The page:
It’s advisable to review your agreement and consult with your lender to understand any potential options or solutions available to you in case your home doesn’t sell within the intended time frame.

What is a 2-1 Buydown

You’re Eyeing a Larger Home

If you’re eyeing a larger home and contemplating a 2/1 buydown, consider these factors:

  •       Affordability: A larger home means a bigger price tag and potentially heftier monthly payments. Ensure these align with your financial capability. The 2/1 buydown provides short-term relief by reducing initial payments.
  •       Buydown structure: In a 2/1 buydown, interest rates drop by 2% and 1% in the first and second years respectively. Despite this reduction, the increase in loan amount for a larger home may still result in higher payments than with a smaller property.
  •       Long-term implications: Post the initial two-year period, the interest rate reverts to the original, causing a spike in payments. Ensure future income and expenses can accommodate this.
  •       Refinancing options: If a larger home could stretch your budget, consider refinancing post-buydown to adjust loan terms. However, weigh this against the potential additional costs.

Buying a larger home could inflate your loan amount and monthly payments despite the 2/1 buydown’s reduced interest rate. Assess your financial health, budget, and long-term plans thoroughly, and consult a mortgage professional for personalized advice.

How do I qualify for a 2-1 buydown loan?

Qualifying for a 2/1 buydown loan is similar to qualifying for a traditional mortgage, but there may be additional criteria specific to the buydown program. Here are some general factors that lenders typically consider when evaluating your eligibility:

  1. Income and employment: Lenders will assess your income stability and your ability to make monthly payments. They will likely request documentation such as pay stubs, tax returns, and employment verification.
  2. Credit history: Your credit history and credit score are crucial factors in the mortgage approval process. Lenders will review your credit report to evaluate your payment history, outstanding debts, and credit utilization. A higher credit score generally improves your chances of qualifying for favorable loan terms.
  3. Debt-to-income ratio (DTI): Lenders analyze your DTI, which compares your monthly debt obligations to your gross monthly income. A lower DTI indicates a stronger financial position and makes you more likely to qualify for a mortgage. Different lenders may have varying maximum DTI requirements, but generally, a DTI of 43% or lower is preferred.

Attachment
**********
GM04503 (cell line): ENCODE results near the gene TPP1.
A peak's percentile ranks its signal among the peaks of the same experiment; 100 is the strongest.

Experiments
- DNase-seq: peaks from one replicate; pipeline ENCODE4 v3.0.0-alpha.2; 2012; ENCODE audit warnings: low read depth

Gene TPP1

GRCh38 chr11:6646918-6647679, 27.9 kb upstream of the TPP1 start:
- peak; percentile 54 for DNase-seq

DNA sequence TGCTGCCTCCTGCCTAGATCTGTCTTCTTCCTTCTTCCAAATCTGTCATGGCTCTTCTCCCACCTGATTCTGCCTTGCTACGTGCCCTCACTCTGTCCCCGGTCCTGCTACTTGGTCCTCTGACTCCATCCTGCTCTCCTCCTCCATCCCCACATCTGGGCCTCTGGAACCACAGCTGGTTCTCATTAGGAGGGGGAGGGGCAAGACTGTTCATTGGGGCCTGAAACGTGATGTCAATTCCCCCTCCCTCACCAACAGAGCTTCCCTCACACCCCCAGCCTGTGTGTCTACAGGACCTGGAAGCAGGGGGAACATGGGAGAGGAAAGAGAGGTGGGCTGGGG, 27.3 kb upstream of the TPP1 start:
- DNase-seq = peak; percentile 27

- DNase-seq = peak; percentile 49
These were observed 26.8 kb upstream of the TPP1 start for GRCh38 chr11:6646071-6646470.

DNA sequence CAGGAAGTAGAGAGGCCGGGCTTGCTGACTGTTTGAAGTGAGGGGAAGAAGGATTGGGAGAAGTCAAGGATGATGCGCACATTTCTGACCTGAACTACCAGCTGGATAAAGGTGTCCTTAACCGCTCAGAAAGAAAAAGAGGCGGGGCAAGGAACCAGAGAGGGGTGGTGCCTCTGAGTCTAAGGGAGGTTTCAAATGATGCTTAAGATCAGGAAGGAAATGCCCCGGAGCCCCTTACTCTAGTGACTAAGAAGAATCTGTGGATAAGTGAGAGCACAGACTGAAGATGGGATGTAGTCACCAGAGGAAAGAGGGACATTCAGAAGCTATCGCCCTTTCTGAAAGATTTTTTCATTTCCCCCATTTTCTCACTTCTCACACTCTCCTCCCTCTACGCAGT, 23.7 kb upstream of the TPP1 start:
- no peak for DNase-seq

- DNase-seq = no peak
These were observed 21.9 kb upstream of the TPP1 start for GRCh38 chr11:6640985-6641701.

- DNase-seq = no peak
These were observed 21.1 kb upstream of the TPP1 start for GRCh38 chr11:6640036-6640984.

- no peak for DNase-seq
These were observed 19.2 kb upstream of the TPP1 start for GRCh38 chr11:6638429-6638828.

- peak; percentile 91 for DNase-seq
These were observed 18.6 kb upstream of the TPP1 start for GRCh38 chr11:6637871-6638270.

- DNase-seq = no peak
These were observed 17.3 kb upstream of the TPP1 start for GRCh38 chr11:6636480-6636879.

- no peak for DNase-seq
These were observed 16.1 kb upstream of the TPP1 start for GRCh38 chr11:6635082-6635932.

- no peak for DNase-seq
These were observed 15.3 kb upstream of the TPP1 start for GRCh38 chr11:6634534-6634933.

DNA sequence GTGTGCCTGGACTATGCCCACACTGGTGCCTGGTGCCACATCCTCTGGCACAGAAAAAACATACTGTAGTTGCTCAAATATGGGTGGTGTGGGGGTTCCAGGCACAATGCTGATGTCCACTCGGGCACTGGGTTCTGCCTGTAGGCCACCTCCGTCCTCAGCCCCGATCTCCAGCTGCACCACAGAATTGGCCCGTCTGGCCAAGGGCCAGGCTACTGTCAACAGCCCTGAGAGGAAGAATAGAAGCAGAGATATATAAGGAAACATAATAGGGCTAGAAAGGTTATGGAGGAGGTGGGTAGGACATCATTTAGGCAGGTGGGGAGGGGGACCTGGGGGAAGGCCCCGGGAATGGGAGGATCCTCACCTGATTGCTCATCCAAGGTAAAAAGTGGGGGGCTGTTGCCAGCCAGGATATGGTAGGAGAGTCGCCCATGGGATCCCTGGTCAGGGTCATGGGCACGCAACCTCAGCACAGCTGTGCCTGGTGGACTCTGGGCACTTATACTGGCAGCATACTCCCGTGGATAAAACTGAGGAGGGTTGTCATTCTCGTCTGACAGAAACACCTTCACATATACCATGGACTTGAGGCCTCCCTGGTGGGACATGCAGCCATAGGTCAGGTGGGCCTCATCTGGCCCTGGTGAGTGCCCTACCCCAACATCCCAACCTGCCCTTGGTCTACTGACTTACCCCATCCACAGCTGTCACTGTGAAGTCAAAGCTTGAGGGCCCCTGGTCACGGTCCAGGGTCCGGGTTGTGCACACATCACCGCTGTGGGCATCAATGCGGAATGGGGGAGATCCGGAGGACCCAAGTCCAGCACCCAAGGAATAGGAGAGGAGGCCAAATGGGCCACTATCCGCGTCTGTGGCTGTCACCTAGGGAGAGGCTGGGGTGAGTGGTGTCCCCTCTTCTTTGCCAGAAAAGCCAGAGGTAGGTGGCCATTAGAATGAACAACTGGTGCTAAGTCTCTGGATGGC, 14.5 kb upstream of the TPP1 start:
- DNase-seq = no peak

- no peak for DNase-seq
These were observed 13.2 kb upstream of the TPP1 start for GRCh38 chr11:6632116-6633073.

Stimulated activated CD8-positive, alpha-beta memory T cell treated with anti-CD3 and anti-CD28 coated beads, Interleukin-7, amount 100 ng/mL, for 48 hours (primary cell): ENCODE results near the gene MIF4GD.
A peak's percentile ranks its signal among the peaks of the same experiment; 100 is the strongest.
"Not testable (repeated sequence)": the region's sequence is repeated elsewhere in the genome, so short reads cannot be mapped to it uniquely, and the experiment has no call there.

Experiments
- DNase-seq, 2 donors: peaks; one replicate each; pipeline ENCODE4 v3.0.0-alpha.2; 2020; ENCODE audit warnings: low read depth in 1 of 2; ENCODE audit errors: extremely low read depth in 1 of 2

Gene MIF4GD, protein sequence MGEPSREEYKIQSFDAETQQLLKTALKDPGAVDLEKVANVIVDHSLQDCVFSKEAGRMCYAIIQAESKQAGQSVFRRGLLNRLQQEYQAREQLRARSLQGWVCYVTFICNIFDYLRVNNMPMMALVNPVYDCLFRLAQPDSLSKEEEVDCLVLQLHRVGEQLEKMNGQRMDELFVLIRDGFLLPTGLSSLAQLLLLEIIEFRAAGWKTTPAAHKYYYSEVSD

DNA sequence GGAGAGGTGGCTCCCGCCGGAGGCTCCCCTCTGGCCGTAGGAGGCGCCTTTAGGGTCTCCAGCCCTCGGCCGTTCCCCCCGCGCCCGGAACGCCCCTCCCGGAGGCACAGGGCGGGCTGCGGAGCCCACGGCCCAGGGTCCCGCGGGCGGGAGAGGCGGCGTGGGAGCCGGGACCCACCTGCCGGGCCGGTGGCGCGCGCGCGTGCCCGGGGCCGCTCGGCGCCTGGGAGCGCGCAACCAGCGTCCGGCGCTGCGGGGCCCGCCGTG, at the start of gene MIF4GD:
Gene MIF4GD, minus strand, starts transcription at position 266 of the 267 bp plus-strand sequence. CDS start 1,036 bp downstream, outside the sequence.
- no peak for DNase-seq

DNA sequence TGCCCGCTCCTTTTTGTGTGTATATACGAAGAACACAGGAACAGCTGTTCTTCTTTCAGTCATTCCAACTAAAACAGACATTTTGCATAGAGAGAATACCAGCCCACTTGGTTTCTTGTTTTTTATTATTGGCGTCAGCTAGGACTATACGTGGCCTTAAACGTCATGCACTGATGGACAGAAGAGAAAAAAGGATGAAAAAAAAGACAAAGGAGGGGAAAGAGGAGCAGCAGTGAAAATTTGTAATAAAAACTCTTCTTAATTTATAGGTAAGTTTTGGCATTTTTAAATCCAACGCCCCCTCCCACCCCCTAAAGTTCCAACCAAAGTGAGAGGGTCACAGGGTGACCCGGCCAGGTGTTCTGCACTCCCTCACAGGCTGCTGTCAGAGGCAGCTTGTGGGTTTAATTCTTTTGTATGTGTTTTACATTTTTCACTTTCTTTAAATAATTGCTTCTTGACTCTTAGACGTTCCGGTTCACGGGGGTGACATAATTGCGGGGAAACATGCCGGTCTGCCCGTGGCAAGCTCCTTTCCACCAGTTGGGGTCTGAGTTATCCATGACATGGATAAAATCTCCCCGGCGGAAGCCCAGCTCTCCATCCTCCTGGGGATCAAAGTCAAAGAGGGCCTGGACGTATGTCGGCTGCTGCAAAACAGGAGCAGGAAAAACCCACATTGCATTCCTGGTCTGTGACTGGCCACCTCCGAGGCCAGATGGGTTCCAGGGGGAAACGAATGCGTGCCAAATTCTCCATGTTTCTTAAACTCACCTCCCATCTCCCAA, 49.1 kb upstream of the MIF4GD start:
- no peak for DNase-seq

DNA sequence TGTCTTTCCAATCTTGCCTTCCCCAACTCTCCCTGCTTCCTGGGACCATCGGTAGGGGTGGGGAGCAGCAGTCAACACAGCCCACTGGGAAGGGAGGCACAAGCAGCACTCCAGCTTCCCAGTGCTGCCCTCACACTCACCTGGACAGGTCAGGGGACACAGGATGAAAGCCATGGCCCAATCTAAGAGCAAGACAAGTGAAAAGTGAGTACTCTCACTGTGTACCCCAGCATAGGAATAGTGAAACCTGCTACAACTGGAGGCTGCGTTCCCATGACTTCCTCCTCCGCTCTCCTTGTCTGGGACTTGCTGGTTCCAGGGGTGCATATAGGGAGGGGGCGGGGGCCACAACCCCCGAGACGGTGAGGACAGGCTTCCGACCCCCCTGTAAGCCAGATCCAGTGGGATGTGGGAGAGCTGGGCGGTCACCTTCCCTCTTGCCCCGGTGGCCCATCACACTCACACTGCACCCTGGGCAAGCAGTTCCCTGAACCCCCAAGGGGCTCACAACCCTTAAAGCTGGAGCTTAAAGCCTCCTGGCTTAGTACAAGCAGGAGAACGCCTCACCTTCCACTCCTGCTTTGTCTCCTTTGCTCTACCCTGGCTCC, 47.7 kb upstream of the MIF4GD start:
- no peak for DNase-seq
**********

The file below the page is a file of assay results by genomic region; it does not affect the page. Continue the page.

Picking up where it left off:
4. Down payment: The down payment amount is an important consideration for lenders. While specific requirements can vary, having a larger down payment can improve your chances of qualifying for a loan and potentially help you secure more favorable terms.
  5. Property appraisal: The property you intend to purchase will undergo an appraisal to determine its value. The appraisal ensures that the loan amount aligns with the property’s worth and protects both you and the lender.
  6. Other factors: Lenders may consider other factors such as your savings and assets, employment history, and any outstanding liabilities.

It’s worth noting that eligibility requirements can vary between lenders and different buydown programs. It’s recommended to contact multiple lenders, mortgage brokers, or financial institutions to inquire about their specific criteria and available buydown options. They can provide you with detailed information and guide you through the application process, helping you determine if you qualify for a 2/1 buydown loan.

Comparing Seller Concession Options

Seller concessions in real estate transactions are financial aids offered by sellers to entice buyers, often covering closing costs or other purchase-related expenses. These concessions vary, including sale price reduction, closing cost coverage, or credits for repairs. It is quite common for the 2/1 buydown to be offered as a Seller concession. Here’s how it compares to other options:

  •       Closing Cost Coverage: Sellers covering some or all closing costs reduces immediate financial outlay for buyers, lessening the upfront burden vs. a comparatively longer term reduction in mortgage payments over the first two years of the loan.